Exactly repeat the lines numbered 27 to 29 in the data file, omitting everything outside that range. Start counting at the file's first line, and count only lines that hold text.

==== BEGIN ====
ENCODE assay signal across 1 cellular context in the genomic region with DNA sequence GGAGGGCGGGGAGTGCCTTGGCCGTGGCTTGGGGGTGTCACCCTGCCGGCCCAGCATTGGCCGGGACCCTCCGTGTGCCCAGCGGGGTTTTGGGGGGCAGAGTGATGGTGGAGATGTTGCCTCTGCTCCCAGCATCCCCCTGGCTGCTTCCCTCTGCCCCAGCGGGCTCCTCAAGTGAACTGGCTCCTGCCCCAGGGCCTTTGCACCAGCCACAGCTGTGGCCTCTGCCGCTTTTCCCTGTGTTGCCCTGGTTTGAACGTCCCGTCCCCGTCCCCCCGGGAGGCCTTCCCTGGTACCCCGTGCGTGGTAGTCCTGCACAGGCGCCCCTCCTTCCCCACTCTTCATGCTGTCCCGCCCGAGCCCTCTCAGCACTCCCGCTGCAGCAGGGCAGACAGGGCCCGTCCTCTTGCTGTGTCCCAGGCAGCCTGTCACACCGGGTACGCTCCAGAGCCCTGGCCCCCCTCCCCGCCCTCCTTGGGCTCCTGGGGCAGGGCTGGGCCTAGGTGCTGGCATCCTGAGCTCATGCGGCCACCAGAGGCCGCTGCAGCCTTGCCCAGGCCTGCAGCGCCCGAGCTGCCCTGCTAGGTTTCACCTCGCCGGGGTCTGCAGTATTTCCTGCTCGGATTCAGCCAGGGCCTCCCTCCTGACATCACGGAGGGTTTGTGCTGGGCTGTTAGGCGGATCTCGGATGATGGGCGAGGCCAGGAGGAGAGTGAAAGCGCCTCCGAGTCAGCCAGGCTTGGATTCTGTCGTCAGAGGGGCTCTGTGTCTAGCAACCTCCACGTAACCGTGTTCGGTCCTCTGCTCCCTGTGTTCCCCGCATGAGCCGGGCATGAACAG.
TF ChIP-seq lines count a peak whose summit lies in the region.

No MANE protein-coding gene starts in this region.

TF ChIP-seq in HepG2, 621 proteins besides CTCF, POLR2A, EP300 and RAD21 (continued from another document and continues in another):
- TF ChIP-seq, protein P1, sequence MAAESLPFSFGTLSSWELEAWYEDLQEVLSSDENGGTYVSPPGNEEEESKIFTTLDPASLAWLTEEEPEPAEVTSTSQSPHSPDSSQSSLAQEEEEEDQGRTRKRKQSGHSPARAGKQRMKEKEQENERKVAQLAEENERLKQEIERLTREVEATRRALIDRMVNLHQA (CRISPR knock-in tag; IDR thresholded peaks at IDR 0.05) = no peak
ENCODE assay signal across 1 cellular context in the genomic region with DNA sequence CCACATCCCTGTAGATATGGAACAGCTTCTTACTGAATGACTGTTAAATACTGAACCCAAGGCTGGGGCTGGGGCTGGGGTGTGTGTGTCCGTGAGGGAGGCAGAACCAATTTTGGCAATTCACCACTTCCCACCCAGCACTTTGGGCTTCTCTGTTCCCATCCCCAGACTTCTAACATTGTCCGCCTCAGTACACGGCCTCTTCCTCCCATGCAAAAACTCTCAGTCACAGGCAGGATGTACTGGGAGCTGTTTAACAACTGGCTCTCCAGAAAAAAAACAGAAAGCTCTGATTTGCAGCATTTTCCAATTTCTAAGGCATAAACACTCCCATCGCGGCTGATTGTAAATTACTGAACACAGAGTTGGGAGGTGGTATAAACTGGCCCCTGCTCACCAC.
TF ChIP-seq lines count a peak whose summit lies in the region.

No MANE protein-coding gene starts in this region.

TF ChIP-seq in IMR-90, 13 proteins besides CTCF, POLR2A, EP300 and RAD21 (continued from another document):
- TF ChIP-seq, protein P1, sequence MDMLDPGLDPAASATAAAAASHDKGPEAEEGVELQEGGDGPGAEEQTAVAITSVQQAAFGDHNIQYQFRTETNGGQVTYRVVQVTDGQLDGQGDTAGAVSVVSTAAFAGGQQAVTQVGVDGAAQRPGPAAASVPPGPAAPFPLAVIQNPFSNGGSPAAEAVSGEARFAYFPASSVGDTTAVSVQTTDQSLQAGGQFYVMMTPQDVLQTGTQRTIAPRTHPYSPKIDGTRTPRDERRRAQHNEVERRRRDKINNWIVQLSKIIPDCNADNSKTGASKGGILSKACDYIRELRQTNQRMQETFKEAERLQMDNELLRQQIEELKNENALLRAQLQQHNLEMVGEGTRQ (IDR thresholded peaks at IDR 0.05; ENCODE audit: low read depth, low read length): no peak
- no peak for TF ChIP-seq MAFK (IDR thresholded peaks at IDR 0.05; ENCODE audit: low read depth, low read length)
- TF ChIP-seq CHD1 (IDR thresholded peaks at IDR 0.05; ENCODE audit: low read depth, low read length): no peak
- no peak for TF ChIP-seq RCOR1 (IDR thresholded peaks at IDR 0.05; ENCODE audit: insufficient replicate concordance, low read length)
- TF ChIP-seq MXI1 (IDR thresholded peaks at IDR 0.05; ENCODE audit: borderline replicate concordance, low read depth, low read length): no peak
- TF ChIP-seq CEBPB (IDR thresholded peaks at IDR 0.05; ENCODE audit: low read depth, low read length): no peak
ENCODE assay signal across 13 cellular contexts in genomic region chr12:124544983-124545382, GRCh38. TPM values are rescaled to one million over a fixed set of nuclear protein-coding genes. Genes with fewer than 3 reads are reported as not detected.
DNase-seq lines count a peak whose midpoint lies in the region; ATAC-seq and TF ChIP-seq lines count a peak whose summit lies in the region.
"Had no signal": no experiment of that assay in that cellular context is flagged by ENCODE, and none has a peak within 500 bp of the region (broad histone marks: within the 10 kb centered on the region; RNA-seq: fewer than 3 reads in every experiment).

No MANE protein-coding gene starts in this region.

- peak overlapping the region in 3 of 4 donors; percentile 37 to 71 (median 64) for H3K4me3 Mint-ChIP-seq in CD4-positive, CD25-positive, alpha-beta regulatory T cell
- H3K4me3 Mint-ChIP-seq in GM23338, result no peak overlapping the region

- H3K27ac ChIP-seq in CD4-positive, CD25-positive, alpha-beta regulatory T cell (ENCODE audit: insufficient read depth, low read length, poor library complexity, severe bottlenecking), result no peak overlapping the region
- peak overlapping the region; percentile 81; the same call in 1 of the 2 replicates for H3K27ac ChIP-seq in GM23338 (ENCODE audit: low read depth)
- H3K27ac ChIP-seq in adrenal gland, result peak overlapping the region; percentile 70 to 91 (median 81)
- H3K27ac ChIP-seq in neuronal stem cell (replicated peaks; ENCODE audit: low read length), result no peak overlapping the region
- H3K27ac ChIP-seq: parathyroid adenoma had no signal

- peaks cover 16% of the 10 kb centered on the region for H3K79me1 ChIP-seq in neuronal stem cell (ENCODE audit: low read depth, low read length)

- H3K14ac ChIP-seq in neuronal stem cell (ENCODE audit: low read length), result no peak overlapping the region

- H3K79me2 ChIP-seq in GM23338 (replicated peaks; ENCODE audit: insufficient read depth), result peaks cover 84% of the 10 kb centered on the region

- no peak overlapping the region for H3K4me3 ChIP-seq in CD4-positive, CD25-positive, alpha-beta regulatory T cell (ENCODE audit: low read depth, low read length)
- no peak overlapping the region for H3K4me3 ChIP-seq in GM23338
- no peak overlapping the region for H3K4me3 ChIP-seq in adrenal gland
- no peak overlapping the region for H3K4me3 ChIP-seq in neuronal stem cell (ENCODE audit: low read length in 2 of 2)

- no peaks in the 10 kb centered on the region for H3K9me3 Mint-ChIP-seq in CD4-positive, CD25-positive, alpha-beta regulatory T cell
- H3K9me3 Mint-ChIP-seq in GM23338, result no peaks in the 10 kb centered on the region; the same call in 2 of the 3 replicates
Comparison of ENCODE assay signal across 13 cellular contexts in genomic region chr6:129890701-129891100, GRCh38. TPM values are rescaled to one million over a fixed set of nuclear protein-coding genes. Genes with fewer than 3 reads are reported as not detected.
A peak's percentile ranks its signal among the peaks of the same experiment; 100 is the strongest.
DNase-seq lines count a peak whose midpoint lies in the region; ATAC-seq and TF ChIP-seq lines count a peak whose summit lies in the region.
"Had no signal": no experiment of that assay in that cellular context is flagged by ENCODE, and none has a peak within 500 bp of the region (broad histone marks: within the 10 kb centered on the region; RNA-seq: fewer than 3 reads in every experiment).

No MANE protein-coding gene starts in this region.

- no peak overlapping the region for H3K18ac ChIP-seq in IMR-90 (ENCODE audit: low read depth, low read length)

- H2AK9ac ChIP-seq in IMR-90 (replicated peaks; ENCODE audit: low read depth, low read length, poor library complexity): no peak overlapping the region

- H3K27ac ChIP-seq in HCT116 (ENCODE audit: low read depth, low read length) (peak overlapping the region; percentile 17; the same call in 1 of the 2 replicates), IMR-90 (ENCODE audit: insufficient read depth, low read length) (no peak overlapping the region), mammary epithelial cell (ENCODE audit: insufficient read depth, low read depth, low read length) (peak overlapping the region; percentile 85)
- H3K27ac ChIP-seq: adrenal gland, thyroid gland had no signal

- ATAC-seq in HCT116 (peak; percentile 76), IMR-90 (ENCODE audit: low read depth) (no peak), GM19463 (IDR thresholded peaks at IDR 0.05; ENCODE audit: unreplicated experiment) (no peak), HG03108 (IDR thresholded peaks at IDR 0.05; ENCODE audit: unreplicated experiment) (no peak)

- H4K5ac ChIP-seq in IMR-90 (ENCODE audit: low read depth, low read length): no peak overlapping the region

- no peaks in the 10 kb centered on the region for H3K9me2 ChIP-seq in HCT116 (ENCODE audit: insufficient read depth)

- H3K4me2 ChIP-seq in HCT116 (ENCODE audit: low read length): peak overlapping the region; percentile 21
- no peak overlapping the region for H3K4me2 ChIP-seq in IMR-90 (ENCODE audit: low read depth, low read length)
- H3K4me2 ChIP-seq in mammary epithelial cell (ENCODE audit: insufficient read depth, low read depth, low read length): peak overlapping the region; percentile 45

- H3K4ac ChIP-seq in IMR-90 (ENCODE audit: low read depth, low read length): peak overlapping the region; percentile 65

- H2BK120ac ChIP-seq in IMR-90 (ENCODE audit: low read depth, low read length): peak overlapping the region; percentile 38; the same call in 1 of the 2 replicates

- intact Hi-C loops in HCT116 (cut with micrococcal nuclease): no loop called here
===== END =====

- peaks cover 16% of the 10 kb centered on the region for H3K79me1 ChIP-seq in neuronal stem cell (ENCODE audit: low read depth, low read length)

- H3K14ac ChIP-seq in neuronal stem cell (ENCODE audit: low read length), result no peak overlapping the region

- H3K79me2 ChIP-seq in GM23338 (replicated peaks; ENCODE audit: insufficient read depth), result peaks cover 84% of the 10 kb centered on the region